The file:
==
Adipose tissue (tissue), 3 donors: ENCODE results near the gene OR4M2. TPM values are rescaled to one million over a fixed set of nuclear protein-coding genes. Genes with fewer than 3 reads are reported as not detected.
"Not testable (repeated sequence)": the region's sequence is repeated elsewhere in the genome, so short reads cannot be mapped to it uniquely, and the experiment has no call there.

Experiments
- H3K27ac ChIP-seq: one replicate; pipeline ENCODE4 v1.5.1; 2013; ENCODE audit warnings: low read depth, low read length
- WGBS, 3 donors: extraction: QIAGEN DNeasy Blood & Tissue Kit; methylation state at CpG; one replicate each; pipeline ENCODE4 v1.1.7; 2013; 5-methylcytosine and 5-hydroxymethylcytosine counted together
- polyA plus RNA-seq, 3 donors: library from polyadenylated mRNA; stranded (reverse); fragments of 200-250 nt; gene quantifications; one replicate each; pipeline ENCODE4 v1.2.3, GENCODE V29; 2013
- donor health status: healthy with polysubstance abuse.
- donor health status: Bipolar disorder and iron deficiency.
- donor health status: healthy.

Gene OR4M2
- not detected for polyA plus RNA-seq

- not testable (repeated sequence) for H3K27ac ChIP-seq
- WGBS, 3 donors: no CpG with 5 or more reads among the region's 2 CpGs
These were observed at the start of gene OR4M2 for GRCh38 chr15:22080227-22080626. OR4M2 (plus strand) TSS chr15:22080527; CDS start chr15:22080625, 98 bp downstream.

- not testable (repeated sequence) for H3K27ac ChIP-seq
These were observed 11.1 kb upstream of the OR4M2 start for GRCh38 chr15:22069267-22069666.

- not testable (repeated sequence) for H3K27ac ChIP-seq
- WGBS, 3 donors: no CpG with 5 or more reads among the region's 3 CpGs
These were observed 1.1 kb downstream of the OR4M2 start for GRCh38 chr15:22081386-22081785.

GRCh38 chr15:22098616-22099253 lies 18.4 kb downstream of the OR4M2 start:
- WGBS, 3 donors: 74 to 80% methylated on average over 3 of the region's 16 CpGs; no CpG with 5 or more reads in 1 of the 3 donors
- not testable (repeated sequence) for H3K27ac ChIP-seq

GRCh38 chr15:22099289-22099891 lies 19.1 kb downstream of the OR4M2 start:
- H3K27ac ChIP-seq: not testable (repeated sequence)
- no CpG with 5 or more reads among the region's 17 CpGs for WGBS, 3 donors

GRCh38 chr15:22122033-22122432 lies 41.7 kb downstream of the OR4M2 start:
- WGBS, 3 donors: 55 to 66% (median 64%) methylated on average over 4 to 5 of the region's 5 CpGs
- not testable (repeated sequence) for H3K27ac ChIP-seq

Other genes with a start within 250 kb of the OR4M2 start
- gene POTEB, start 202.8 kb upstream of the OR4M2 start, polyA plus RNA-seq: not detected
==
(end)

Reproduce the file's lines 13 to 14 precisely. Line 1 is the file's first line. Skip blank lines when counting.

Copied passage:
- WGBS, 3 donors: no CpG with 5 or more reads among the region's 2 CpGs
These were observed at the start of gene OR4M2 for GRCh38 chr15:22080227-22080626. OR4M2 (plus strand) TSS chr15:22080527; CDS start chr15:22080625, 98 bp downstream.